by Jonathan C. Noble, Esq. 3 minute read
State law will usually determine what happens to an engagement ring if the marriage is called off.
Under current Pennsylvania law, an engagement ring is a conditional gift based on the promise to marry. Up until the marriage actually takes place, the ring remains property of the purchaser or donor. Once the marriage takes place, the engagement ring becomes a separate asset of the recipient.
What happens if the purchaser breaks off the engagement?
Under Pennsylvania law, if the purchaser breaks off the engagement, the engagement ring still remains their property. In Pennsylvania, it is the same result no matter who broke off the engagement. Even if the recipient of the ring was ready, willing and able to marry (even standing at the altar, in wedding attire, holding the caterer’s bill) and the donor refuses to get married, the donor is still entitled to return of the ring (or it’s value). Pennsylvania takes a “no-fault” approach to the return of an engagement ring. Pennsylvania courts do not and cannot get involved with sifting through the debris of the broken engagement in order to ascertain who is truly at fault and if there lies a valid justification excusing fault. Other states may take a different approach to resolving engagement ring disputes.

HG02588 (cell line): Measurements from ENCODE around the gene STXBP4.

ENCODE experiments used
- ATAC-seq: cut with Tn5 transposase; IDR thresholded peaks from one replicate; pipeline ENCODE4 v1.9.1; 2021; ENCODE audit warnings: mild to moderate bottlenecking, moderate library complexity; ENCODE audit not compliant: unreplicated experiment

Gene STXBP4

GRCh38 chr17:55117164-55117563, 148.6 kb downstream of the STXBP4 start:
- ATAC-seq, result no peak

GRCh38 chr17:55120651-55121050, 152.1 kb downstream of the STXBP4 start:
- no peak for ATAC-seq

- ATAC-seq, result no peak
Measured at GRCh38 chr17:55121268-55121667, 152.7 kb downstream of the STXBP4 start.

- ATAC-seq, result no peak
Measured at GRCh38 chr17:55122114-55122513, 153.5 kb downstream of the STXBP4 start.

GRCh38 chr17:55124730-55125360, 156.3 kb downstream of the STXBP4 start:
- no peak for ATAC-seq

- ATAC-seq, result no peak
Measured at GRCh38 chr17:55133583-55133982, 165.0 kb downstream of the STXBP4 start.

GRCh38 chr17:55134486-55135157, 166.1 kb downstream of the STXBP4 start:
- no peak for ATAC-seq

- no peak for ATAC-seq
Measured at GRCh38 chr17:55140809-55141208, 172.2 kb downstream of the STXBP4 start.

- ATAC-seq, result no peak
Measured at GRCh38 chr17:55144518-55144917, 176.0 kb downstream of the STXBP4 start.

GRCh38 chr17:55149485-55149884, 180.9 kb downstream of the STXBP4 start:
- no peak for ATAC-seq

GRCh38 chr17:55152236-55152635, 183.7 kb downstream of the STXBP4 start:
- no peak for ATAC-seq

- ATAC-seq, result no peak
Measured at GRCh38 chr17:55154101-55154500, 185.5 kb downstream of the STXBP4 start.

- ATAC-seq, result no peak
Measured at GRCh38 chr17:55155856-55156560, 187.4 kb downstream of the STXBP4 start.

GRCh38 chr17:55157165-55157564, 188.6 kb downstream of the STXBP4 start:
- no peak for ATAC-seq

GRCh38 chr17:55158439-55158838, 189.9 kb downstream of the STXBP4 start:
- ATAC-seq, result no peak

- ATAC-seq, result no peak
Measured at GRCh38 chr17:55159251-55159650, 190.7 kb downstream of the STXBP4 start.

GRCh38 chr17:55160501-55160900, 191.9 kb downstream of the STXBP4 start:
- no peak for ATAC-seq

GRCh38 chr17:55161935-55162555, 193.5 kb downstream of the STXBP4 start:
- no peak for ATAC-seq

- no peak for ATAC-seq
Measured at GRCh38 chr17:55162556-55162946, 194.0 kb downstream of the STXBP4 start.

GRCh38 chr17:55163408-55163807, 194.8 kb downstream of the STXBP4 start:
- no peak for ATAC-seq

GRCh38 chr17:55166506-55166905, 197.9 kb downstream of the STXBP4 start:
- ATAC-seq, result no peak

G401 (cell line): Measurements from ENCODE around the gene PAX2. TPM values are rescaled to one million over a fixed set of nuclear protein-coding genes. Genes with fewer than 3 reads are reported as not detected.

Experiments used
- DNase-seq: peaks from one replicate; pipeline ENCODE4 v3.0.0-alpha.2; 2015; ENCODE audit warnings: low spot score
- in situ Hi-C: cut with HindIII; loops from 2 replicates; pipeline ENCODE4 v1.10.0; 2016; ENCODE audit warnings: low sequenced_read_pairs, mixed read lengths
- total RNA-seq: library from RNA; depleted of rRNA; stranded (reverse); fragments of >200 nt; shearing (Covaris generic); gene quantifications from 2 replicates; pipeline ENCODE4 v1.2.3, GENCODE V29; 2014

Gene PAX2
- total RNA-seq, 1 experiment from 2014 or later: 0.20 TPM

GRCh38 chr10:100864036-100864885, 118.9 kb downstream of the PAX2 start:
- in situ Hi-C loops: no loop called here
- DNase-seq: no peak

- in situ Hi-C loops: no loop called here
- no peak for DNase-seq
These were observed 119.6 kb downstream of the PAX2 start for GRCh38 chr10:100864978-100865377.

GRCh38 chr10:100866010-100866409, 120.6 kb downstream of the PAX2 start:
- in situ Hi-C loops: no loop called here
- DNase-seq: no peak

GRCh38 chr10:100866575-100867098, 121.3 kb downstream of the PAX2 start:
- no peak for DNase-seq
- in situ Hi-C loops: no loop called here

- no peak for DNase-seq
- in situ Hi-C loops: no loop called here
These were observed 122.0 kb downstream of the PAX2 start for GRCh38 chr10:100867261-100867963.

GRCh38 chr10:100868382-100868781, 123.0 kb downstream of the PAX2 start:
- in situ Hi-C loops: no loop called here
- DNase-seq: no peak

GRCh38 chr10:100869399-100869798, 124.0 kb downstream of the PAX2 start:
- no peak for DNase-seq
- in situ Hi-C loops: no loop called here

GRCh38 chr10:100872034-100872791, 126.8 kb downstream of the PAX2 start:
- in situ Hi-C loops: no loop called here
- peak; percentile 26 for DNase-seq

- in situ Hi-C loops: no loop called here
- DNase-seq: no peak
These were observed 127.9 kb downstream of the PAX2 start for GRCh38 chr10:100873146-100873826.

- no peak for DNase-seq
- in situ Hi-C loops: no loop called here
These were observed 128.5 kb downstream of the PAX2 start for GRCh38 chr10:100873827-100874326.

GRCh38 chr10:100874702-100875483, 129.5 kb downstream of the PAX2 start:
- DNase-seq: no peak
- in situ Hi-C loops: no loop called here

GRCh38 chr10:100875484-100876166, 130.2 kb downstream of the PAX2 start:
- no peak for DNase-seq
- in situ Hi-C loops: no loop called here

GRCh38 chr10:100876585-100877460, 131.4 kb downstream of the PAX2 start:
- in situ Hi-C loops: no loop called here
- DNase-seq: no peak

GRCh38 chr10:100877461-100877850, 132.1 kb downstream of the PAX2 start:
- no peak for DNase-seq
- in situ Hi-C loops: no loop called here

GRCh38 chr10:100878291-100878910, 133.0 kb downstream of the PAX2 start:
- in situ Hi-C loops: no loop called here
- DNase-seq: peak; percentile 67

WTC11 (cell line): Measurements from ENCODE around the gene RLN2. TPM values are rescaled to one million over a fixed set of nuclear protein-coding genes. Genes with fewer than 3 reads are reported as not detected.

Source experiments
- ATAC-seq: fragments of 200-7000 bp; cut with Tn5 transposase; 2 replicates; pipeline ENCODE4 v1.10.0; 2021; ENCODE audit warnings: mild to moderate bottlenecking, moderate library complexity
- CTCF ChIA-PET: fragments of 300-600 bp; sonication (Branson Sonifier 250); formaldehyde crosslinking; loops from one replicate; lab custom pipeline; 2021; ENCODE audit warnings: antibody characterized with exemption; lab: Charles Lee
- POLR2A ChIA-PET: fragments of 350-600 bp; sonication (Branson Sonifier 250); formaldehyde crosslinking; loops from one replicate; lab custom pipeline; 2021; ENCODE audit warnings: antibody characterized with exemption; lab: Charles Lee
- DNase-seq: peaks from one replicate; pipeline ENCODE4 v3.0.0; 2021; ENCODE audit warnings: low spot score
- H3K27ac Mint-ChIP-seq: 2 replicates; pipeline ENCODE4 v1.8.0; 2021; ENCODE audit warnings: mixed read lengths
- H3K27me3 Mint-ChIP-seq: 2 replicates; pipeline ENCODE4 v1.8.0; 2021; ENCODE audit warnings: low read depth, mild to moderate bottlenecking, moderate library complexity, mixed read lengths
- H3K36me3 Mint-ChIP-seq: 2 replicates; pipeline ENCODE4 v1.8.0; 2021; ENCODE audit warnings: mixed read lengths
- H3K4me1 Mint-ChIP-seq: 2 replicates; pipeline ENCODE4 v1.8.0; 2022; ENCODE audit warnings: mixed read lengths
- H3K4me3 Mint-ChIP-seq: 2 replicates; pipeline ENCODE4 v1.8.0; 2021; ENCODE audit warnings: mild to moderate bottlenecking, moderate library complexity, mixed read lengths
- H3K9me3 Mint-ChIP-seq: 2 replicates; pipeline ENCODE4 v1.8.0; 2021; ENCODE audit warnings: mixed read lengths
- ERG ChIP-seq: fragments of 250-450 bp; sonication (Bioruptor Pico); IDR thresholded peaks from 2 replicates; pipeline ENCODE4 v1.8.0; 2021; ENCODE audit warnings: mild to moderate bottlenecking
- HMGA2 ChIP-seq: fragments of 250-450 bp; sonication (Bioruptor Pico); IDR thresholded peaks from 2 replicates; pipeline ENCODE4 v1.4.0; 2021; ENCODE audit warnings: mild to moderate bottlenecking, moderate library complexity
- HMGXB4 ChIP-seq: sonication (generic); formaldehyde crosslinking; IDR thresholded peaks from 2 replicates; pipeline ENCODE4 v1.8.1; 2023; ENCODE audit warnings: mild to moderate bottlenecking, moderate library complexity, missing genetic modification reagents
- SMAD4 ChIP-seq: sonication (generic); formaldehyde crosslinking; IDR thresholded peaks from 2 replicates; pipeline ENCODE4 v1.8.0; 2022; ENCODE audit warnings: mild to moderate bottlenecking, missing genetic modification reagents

This issue was decided by a split Pennsylvania Supreme Court in 1999 in the case Lindh v. Surman, 742 A.2d 643 (1999).
Hopefully, the readers of my blog will never face this situation. Engagement ring disputes can and do happen more often than many people realize.